# what is the physical significance of ∆H=∆U for a chemical reaction?

In case of few chemical reactions $$\Delta n=0$$,so according to the equation $$\Delta H= \Delta U+\Delta nRT$$ change in enthalpy equals change in internal energy. But what does this in essence actually mean? Like physically what does this indicate and do we get any additional information from that an equation? I got this query seeing the following equation of formation of hydrogen chloride.

$$\ce{H2 +Cl2 =2HCl}$$ with $$\Delta n=0$$.

Like can it be associated to why the reaction is zero order?

• $\Delta n = 0$, not $\Delta T =0$. I guess you are taking isothermal condition Commented Apr 8, 2020 at 11:56

This equation holds for a reaction involving ideal gases at constant T. Under these conditions, $$\Delta (pV) = \Delta n RT$$. Assume now that a gas phase reaction occurs at constant pressure and temperature. Then $$\Delta (pV) = p\Delta V$$. This is equal to the negative of the pressure-volume work done by the system during the reaction since $$w = -p\Delta V$$. Therefore, at constant p and T, $$\Delta H$$ is equal to the change in energy of the system minus the pV work it did. This is consistent with the fact that we equate the enthalpy change for such a process at constant p and T with the heat exchanged, that is, $$\Delta H = \Delta U -w = q_p$$. Now if $$\Delta n =0$$ no expansion occurs at constant p and T, and so $$w=0$$ and $$\Delta H = \Delta U = q$$.

• So if ∆n≠0 and so w≠0, in case of a chemical reaction like Haber's process of ammonia formation, on what is the work being done? Like is it used for breaking bonds? I just want to understand for what are we using the extra energy of ∆(PV) Commented Apr 9, 2020 at 11:29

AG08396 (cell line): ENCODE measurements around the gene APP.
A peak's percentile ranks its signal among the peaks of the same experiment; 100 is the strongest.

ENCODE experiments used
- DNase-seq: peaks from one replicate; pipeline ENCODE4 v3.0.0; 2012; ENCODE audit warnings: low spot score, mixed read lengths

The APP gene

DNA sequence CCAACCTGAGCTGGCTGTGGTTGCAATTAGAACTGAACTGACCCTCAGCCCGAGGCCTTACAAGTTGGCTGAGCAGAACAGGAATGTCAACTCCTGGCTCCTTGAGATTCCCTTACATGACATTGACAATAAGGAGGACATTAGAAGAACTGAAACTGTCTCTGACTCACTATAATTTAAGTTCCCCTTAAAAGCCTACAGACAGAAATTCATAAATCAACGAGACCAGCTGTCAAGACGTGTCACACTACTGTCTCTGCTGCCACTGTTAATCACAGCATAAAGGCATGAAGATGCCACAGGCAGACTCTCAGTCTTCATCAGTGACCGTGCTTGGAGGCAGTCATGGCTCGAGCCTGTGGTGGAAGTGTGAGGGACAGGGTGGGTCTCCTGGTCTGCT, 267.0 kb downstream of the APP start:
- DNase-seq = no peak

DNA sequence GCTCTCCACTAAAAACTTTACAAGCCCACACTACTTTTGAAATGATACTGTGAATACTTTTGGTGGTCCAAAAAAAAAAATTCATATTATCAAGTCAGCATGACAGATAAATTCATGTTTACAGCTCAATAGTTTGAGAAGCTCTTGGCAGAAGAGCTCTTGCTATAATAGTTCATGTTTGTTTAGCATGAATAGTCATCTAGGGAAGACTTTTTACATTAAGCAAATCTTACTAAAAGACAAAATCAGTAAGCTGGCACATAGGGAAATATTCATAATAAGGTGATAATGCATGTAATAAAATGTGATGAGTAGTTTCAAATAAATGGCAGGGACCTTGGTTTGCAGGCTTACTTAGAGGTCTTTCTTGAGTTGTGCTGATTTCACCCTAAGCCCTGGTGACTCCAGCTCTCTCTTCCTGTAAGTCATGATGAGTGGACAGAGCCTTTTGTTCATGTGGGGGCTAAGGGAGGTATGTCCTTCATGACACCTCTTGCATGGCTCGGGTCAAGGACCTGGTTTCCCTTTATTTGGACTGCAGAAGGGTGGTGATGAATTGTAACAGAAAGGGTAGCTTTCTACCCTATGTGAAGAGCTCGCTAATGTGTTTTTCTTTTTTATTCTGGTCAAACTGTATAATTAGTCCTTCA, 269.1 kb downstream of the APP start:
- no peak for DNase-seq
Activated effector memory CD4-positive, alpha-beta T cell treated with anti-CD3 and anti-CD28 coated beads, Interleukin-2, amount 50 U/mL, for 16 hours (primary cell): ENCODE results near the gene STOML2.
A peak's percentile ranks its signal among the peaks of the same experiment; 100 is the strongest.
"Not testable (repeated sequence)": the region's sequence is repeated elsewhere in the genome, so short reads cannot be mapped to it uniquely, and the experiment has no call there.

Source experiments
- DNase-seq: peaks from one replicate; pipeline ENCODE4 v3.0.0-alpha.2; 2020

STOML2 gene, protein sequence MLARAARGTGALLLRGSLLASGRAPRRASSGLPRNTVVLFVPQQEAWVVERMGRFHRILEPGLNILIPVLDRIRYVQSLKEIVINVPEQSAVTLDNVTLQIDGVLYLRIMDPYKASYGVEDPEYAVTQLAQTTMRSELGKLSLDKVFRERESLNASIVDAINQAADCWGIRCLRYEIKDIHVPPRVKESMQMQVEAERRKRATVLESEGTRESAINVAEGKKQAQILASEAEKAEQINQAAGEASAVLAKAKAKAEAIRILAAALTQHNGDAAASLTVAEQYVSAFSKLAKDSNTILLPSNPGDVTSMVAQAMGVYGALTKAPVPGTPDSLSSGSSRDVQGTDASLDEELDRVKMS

• Here the work is pV work (gas expanding or contracting against the surroundings). The making/breaking of bonds results in a change in thermal energy which either increases the T of the system or dissipates into the surroundings. If a reaction proceeds at constant T and p, and the reaction changes n, then the volume also has to change. That means work was done. Commented Apr 9, 2020 at 13:28
• Note that work doesn't have to be done. You might carry the reaction out in an isochoric bomb. In that case the likely outcome is a change in temperature and or pressure, in addition to the change in n. If the reaction is isothermal and isochoric, then if n changes you should see a change in p. Commented Apr 9, 2020 at 13:30
• Thank you very much bro. I understood it but there are still few doubts of mine regarding constant T,P and how can number of moles change with volume in reality ( not the equation). Could you please let me know where I can study this as I couldn't find anything when I looked up for this. Commented Apr 9, 2020 at 13:46
• How do you think a internal combustion engine in a car works? It has a piston into which fuel is discharged and then ignited, expanding and thereby doing work which is used to propel the vehicle forward. Commented Apr 9, 2020 at 18:38